This post will take a closer look at the side of the North American Star Tetrahedron that extends from Edmonton, Alberta, Canada, and will extend the alignment out starting from Ottawa in Canada, across oceans and continents, all the way to Capetown, South Africa. In this process, I will be highlighting some ancient sacred sites and infrastructure, as well as hot spots in our modern history as I start this new series.
The northern apex of the star tetrahedron is Edmonton, Alberta.
Edmonton is the capital of the Province of Alberta. It sits on the North Saskatchewan River.
Compare the appearance of Edmonton’s location on the bend of this river with this city in Guizhou Province in China:
This is a historic view of Jasper Avenue in Edmonton, with building in the foreground on the left with its heavy masonry and arched windows.
And here on the left is the Alberta Hotel, compared with the Detroit Savings Bank on the Top right; the Plaza Hotel in Roswell, NM in the middle; and a building on Kherson, Ukraine on the bottom right.
The is Ft. Assiniboine, a small hamlet in Alberta not far from Edmonton and was founded as a trading post by the Hudson Bay Company in 1824.
The Assiniboine are said to be Plains Cree, and were a major part of an alliance known as the Iron Confederacy, or Nehiyaw Pwat.
And the Ft. Assiniboine, south of Edmonton in Montana, was a U.S. Army post established in 1879, and was abandoned in 1911. It is said to have been established to prevent Sioux chief Sitting Bull from returning to the United States from Canada and to control the local indian population.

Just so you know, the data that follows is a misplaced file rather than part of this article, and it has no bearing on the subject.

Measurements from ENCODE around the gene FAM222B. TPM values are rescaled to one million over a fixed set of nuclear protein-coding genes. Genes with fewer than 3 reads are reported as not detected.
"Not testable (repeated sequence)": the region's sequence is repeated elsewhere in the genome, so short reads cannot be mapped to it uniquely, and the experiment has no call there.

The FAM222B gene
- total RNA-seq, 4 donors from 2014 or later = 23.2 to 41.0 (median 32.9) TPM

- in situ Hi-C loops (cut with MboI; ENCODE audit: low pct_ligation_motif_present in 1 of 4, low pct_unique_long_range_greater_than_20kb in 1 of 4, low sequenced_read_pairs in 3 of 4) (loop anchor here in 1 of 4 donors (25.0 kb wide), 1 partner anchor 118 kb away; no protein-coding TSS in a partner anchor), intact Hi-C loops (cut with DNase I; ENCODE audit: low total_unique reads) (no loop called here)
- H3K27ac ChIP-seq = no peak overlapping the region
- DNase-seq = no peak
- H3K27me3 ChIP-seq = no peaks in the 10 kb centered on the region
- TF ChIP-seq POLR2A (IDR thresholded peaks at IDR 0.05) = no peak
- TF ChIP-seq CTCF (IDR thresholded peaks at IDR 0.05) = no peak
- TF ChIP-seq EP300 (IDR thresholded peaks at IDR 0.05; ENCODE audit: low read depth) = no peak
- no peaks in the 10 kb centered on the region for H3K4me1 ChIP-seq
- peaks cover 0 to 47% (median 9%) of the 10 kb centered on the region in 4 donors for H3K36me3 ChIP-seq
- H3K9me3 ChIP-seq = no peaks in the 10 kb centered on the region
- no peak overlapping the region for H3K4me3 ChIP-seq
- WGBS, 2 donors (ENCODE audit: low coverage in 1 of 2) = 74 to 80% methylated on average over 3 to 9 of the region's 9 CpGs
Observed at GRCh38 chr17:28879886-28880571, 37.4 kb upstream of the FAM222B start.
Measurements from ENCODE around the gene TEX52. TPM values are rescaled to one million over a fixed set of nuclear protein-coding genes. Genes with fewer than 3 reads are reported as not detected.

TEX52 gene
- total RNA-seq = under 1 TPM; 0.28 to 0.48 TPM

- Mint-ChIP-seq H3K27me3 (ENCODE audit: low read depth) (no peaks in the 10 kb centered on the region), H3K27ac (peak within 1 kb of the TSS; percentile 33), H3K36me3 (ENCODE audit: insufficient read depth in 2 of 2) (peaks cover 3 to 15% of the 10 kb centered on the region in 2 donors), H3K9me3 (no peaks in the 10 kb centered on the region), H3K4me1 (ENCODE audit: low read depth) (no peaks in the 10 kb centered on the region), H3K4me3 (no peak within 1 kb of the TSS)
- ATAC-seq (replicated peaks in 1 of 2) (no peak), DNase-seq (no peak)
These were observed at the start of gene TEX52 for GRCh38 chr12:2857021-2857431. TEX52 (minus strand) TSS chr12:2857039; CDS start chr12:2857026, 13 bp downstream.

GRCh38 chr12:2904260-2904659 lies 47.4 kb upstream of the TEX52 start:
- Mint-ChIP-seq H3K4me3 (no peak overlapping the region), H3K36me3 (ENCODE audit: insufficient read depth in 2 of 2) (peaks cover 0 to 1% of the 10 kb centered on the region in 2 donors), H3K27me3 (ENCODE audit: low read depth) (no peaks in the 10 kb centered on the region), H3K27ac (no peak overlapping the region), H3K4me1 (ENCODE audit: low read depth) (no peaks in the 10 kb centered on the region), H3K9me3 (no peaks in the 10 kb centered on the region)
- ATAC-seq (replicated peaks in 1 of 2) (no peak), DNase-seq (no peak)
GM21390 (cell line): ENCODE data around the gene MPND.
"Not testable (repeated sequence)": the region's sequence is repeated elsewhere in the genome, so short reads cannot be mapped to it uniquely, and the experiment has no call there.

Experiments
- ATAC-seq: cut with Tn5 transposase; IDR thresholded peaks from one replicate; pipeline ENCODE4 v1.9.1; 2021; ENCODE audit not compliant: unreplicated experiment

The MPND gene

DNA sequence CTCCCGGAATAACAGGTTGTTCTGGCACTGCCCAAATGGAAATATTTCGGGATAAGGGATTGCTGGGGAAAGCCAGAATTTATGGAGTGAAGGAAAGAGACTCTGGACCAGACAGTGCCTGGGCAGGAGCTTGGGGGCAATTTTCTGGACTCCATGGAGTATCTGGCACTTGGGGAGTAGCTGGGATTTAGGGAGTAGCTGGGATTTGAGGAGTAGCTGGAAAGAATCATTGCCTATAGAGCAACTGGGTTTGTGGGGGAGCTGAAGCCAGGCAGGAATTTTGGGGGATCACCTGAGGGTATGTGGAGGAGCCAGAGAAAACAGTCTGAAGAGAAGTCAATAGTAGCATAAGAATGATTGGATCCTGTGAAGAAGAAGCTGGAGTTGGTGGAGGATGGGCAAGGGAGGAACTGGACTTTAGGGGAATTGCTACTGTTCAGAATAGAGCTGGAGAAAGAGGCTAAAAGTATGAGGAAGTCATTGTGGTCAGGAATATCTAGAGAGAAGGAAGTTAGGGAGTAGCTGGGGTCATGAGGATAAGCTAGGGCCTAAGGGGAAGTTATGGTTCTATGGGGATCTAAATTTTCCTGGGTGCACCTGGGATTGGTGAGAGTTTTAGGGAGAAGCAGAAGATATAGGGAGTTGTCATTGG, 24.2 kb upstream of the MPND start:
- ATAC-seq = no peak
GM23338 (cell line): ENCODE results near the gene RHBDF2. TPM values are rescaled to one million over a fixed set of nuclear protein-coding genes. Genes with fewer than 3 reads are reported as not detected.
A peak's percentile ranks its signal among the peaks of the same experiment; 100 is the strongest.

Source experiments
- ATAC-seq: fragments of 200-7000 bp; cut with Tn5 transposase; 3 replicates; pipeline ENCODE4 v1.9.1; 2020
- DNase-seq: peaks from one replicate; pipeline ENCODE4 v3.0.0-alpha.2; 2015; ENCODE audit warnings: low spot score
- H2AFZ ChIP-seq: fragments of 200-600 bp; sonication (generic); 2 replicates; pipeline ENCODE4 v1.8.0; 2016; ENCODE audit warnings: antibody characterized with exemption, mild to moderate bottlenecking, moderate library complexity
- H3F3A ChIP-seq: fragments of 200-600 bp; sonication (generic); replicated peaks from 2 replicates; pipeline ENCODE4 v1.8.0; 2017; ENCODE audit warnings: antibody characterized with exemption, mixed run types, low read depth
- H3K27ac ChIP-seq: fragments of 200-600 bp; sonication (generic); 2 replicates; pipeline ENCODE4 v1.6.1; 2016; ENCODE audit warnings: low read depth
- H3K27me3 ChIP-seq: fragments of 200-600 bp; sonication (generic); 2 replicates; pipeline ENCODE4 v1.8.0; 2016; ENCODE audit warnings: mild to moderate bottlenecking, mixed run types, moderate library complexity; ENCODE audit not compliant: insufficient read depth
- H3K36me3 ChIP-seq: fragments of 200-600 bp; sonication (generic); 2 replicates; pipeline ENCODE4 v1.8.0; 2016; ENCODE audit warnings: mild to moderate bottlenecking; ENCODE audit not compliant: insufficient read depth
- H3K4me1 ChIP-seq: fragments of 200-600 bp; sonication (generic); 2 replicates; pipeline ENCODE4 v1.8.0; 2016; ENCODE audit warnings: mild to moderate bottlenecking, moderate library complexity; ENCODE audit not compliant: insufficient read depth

This is what the Bachelor Officers Quarters looked like with its turreted tower:
And this is the pyramidal-shaped Mt. Assiniboine, on the British Columbia border with Alberta in what are called the Canadian Rockies.
From Edmonton, this alignment passes through all of the capitals of the Canadian provinces, as well as Ottawa, the national capital of Canada.
Next is Saskatoon, the largest city in the Province of Saskatchewan.
It straddles a bend in the South Saskatchewan River, and is the largest city in Saskatchewan.
The palatial Delta Bessborough Hotel, said to have been built for the Canadian Pacific Railway from 1928 – 1932.
And more of the same corner architecture and layout in Saskatoon that is seen worldwide:
And these are the Cypress Hills megalith, where there was a massacre in in 1873, where a group of American bison hunters, American wolf hunters, American and Canadian Whiskey traders supposedly banded together over allegations of horse theft, and murdered a number of people in an Assiniboine camp. This at least is what the historical record tells us for the reason.